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We are all familiar with the window where you have 2 list boxes: one with a list of options, and one with the options you have selected. Add and Remove buttons are used to select items from the source list. When you select an option from the source list, it shows up in your selected list, and is removed from the source list.
I am trying to implement something similar in Access 2000. Both list boxes are based on a query, and when the form opens, the contents of the list boxes is correct. However, when I add an item from the source list to my selected list, I can't get the list boxes to update appropriately. I have checked the underlying table, and it is updated correctly, it is just the GUI that won't update. I issue a requery and refresh on the list boxes after modifying the table and no dice. Interestingly, if I manually refresh a few seconds later, the list boxes show the correct info again.
It looks like something is taking a while in the background, and I don't know what it is. I am posting code below.
Thanks in advance for any assistance.
Dim CountyList, MemberCounties As Control
Dim CurItem As Variant
Dim myConn As ADODB.Connection
Dim rstCounty As ADODB.Recordset
Set myConn = New ADODB.Connection
Set rstCounty = New ADODB.Recordset
rstCounty.ActiveConnection = myConn
rstCounty.LockType = adLockOptimistic
rstCounty.CursorType = adOpenDynamic
rstCounty.Open "Counties", , , , Options:=adCmdTable
'Return Control object variable pointing to list box.
Set CountyList = Forms!ChooseCounties!Counties
Set MemberCounties = Forms!ChooseCounties!MemberCounties
'Lopp thru the list of counties and get the selected items.
For Each CurItem In CountyList.ItemsSelected
'If the item is selected, add it to the Counties table
'using the ID from the current record in the Members form
!ID = Forms!Members!MemberID
!County = CountyList.ItemData(CurItem)
Set myConn = Nothing
'Requery and refresh to update display
If your Forms!ChooseCounties Recourd Source is a Table rather than a Query it is considered a non-updateable recourd source, and therefore a refresh of the form will not show the data on the form since the form's recordset will not get refreshed even with a Form.Refresh or a MemberCounties.Refresh. If you change the Record Source of your form to a QBE or Query, and make sure it is an updateable query - then issuing a Forms!ChooseCounties.Refresh, or DoCmd.Refresh, or Me.
Refresh should do it. A Forms!ChooseCounties!MemberCounties.Requery will not work unless you refresh the form's data source, since it is based on the data of the form.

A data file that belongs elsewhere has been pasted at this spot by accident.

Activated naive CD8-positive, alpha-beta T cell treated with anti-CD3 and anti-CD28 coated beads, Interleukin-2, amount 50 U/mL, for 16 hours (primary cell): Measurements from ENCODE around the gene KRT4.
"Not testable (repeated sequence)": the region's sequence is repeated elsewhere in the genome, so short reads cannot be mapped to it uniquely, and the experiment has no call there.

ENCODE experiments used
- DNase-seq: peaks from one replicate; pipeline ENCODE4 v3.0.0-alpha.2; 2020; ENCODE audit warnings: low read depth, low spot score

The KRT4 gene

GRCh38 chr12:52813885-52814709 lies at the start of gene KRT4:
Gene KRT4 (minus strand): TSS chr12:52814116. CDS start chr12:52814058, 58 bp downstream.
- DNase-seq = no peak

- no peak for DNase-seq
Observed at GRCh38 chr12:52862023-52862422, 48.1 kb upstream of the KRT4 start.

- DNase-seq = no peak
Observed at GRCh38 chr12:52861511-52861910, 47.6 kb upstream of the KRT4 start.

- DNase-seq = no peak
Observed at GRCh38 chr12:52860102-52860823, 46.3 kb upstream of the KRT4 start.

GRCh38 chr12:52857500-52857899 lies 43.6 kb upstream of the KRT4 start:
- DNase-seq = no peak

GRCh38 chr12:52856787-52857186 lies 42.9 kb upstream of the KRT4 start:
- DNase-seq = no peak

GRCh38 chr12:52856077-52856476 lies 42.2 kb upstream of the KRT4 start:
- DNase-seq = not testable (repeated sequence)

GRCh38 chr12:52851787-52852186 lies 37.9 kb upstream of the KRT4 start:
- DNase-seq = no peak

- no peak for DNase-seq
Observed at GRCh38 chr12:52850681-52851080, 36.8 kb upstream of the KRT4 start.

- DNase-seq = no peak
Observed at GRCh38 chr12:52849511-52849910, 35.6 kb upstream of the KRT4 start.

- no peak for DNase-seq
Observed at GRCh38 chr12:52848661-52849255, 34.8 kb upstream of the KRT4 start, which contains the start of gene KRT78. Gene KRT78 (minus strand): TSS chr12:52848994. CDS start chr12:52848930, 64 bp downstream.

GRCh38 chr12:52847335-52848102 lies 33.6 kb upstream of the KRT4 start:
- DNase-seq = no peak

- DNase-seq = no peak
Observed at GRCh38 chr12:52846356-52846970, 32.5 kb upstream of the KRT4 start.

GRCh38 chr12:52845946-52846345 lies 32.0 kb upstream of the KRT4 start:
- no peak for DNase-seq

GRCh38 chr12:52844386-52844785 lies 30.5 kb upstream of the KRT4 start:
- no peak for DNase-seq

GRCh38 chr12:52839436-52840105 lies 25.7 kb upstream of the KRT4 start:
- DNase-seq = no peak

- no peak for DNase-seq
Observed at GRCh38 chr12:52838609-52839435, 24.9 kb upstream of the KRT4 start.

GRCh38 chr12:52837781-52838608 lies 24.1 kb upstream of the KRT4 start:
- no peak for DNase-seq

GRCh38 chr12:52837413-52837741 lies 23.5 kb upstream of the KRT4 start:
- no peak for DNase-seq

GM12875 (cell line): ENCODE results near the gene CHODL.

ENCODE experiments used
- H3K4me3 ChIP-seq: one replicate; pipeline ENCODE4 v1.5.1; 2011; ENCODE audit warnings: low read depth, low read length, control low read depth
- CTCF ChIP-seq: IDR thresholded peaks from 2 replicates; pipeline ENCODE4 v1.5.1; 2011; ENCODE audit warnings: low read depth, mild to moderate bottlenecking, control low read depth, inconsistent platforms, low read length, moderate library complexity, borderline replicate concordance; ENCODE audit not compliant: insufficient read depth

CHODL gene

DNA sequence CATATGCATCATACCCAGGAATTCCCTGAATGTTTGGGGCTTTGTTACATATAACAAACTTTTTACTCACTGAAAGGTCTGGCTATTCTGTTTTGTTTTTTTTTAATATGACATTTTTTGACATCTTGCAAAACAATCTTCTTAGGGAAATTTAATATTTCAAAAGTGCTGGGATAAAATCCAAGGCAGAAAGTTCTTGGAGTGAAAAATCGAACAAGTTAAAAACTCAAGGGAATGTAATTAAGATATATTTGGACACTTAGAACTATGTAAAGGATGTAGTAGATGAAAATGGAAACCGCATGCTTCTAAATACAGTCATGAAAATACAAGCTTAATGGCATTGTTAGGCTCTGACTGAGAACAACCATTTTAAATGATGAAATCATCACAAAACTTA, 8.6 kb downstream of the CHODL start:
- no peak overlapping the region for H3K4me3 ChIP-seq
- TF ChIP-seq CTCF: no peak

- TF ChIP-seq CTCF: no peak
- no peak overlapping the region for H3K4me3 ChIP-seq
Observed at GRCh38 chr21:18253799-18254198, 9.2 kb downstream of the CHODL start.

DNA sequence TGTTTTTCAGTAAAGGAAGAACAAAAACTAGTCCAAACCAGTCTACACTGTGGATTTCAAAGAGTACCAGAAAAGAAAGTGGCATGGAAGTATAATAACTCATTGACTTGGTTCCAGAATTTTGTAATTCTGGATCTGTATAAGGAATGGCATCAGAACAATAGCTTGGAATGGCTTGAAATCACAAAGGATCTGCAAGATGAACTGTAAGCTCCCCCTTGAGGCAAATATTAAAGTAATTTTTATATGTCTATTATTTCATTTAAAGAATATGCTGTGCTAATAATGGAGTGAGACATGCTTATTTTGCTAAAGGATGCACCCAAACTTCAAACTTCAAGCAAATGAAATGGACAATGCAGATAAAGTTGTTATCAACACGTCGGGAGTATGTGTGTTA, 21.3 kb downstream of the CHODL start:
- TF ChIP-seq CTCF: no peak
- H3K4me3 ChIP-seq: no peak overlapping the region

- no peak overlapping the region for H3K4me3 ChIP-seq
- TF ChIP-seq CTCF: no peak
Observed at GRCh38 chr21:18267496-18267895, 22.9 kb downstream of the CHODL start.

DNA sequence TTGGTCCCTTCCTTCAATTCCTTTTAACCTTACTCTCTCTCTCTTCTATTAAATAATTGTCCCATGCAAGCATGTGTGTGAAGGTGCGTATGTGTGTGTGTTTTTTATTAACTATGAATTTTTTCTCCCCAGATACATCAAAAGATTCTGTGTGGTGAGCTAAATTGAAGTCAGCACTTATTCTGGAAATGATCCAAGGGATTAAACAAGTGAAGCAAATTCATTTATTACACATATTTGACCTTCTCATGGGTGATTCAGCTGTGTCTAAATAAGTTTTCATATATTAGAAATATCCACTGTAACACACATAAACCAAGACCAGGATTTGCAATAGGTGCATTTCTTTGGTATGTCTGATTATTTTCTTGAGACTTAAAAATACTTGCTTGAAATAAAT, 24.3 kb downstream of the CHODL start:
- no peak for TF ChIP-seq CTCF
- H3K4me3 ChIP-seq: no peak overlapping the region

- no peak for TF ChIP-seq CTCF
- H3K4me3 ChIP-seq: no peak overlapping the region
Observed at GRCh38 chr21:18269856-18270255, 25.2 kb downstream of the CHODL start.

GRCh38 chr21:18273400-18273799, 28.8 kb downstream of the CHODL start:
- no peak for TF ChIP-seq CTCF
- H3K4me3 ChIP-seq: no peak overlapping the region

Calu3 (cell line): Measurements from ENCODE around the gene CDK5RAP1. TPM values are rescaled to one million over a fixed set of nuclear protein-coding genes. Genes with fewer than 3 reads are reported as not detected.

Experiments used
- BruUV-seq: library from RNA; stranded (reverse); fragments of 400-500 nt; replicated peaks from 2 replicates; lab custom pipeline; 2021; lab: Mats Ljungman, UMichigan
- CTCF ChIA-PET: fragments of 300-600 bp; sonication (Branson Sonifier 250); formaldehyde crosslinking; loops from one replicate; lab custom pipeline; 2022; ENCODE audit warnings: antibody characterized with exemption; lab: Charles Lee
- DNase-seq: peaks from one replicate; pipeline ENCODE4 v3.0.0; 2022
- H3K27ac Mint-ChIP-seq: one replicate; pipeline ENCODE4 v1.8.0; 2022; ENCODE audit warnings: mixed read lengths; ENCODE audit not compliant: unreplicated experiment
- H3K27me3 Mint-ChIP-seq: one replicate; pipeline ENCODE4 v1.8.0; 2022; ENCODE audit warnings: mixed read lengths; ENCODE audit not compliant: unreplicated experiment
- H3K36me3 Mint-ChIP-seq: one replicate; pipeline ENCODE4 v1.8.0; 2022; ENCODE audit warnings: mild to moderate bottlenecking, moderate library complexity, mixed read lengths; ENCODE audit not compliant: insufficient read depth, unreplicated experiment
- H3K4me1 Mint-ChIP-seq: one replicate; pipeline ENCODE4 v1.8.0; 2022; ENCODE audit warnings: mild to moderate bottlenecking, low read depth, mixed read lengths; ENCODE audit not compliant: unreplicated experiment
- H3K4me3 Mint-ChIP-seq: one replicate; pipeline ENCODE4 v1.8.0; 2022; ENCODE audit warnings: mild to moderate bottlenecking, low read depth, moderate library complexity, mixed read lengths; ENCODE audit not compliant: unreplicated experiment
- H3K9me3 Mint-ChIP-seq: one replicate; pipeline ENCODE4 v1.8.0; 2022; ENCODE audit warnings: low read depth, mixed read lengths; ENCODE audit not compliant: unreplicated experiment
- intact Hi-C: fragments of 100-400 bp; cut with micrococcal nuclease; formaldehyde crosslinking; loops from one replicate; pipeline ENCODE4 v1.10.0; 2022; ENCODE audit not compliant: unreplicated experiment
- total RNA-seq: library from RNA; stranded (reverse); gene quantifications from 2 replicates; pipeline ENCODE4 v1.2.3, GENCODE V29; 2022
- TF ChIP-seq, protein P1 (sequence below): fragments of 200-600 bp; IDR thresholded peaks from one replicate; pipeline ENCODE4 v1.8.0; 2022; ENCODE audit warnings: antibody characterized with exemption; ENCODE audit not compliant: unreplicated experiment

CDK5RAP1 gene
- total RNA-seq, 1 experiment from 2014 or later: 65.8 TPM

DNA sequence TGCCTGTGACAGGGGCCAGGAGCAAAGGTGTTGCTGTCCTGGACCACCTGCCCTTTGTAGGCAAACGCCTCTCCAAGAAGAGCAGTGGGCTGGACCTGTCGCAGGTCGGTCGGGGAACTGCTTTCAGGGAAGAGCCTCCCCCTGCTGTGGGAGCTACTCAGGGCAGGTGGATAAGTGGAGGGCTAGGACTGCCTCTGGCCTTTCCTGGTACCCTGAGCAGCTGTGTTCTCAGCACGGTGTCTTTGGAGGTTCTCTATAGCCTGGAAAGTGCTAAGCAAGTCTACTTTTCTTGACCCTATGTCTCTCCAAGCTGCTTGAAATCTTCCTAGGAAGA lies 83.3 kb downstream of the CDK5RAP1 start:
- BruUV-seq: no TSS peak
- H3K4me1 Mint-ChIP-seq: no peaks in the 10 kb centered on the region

The form itself doesn't have any record source. I am just using it as a container for 2 list boxes. Each of the list boxes uses an SQL statement as the record source. Interestingly, if I just wait a few seconds and force a refresh (Alt+F9) the changes show correctly.
The code I posted is part of the Add button you can see at the page I link to below.
'The code above should improve your performance significantly and also get rid of any update issues.
If I missed the ball on this one, I appologize. I do have some code that will ensure that the highlight line stays highlighed even after the requeries are executed. This makes for a very quick user interface.
I thought I would never be able to build a control like that. I have been teaching myself VB/Access 2000 using books from Wrox and O'Reilly, and everyone seems to go about things the long, hard way. I am used to Perl where TIMTOWTDI, and usually shorter ways as well.
It looks using straight SQL is a good way to speed up Access applications and shorten the code.
Glad I could help....I like this forum. You should read up on the currentdb object. It can save you a bunch of code and time. If you are connecting to SQL server you can still use the SQL, you just have to use ADO to connect first.
I have an application that uses Access XP as the front end and SQL Server 2000 (130 tables) as the backend as well as some 30 access tables. I've been able to bind forms directly to stored procedures from SQL Server...very cool stuff....its relatively small...the application only has about 60,000 lines of code (VBA) and 20,000 lines of T-SQL.
One process that used to take 240 minutes to run in Access now takes only 6 mintues to run in SLQ Server....the power is yours!!!!
I came in late on this thread, but if I read it right, I would have to disagree with the statement that "If you are connecting to SQL server you can still use the SQL, you just have to use ADO to connect first."
We have used SQL Servers as the backend for a very very long time (back in Access 2.0 and now using Access XP) and I have *never* used ADO, strictly DAO. However, we do use ODBC connections to the database via a DSN.